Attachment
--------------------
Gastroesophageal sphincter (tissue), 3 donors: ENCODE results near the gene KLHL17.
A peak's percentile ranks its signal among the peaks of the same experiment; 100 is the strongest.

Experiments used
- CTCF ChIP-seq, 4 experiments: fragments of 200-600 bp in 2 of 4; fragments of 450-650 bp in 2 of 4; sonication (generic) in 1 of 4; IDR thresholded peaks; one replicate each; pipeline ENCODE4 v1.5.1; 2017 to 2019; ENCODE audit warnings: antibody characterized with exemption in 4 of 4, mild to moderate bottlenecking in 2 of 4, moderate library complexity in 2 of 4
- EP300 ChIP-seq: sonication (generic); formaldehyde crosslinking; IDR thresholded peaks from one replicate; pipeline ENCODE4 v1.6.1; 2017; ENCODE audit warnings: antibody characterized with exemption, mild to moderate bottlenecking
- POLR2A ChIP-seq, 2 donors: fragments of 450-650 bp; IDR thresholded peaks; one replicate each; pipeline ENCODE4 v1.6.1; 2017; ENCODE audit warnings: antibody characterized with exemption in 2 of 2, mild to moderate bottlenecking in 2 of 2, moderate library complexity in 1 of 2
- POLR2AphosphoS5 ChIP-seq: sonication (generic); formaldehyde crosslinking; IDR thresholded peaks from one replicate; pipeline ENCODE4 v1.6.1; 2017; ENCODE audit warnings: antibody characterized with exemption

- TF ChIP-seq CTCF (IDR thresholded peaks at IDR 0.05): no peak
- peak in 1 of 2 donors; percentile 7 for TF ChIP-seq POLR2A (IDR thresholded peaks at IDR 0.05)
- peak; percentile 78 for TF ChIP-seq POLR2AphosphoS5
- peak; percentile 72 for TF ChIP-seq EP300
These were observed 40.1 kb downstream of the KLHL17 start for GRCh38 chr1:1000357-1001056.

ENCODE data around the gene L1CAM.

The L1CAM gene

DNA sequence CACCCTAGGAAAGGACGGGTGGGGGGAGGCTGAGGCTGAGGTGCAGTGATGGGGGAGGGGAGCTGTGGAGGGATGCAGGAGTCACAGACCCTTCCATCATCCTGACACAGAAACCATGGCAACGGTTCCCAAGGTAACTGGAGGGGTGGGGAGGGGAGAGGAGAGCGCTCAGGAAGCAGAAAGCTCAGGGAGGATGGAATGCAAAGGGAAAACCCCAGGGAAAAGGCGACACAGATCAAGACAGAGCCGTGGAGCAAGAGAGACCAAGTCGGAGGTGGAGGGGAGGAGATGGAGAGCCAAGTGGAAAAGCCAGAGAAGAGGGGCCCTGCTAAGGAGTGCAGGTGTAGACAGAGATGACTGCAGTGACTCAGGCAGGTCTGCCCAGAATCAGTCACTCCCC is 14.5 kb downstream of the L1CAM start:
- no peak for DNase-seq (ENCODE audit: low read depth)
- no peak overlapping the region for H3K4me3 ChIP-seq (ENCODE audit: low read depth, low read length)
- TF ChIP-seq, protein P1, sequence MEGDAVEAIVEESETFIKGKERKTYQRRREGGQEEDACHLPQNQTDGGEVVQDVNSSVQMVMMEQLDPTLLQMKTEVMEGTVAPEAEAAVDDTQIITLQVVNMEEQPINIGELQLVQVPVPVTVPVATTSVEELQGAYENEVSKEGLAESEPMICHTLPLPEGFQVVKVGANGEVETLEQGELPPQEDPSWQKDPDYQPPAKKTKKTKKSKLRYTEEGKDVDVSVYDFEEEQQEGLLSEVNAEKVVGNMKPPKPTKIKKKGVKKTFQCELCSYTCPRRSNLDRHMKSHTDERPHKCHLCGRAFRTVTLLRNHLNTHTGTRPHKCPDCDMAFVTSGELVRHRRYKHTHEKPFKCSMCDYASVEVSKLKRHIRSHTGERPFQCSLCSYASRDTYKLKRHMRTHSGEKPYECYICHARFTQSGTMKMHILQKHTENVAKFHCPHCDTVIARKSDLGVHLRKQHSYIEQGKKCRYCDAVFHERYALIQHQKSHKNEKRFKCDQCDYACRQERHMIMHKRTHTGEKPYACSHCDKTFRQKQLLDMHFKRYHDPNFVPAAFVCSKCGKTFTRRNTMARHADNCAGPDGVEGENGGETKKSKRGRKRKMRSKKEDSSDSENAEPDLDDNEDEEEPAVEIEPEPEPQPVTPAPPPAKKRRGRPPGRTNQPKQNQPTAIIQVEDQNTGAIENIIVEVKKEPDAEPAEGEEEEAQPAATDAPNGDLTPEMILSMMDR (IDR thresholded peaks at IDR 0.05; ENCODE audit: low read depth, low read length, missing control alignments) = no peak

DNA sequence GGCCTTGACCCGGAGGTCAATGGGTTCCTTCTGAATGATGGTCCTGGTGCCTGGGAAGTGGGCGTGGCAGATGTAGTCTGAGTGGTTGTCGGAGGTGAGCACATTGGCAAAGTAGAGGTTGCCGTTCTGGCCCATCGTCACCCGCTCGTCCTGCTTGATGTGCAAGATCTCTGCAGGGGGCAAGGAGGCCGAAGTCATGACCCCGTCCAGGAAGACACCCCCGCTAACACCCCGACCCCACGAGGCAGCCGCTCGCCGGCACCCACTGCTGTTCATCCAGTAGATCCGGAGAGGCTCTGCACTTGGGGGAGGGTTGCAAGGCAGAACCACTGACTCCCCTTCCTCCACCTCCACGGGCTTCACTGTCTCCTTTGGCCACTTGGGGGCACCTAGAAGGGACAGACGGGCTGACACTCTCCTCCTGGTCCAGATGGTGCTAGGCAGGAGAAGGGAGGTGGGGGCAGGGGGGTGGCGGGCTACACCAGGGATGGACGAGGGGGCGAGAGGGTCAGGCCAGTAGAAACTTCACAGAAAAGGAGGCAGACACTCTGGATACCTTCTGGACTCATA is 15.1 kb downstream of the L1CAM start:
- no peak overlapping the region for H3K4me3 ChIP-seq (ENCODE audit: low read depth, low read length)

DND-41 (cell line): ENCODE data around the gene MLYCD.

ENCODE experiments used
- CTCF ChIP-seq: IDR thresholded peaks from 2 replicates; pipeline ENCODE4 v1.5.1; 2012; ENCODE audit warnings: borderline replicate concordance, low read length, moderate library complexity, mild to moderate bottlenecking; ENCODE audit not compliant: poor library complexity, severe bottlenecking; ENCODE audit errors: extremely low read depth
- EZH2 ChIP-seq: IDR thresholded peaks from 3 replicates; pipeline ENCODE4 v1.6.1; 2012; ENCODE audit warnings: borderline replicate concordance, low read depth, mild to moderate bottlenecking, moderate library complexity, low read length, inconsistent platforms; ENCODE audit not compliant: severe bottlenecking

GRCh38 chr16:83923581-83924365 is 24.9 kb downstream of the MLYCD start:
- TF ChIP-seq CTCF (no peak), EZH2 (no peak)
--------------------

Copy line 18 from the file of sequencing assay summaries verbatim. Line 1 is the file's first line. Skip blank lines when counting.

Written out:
- TF ChIP-seq, protein P1, sequence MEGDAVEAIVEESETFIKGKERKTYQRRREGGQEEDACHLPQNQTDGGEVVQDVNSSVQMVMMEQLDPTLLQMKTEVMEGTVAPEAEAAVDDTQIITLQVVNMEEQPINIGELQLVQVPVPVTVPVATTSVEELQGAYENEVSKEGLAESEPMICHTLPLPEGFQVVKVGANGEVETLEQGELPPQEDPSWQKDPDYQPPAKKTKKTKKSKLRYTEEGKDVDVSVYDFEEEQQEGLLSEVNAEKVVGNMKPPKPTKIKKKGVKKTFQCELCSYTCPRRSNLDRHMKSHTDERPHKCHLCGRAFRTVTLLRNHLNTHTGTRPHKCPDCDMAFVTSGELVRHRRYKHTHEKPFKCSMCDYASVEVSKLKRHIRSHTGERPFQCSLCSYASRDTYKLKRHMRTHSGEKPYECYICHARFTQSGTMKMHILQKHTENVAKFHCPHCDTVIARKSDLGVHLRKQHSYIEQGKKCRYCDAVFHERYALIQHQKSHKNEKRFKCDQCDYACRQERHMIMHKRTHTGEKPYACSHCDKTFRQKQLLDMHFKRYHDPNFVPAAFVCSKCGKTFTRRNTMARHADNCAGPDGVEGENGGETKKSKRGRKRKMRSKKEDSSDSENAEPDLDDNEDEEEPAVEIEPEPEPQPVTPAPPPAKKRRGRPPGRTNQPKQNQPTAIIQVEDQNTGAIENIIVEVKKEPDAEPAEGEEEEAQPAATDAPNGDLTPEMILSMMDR (IDR thresholded peaks at IDR 0.05; ENCODE audit: low read depth, low read length, missing control alignments) = no peak